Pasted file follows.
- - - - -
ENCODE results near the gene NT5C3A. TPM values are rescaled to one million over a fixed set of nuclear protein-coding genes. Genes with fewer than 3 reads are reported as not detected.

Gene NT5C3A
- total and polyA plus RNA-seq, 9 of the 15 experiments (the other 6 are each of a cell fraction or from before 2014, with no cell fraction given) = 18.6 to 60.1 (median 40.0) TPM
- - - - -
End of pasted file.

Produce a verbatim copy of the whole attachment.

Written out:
ENCODE results near the gene NT5C3A. TPM values are rescaled to one million over a fixed set of nuclear protein-coding genes. Genes with fewer than 3 reads are reported as not detected.

Gene NT5C3A
- total and polyA plus RNA-seq, 9 of the 15 experiments (the other 6 are each of a cell fraction or from before 2014, with no cell fraction given) = 18.6 to 60.1 (median 40.0) TPM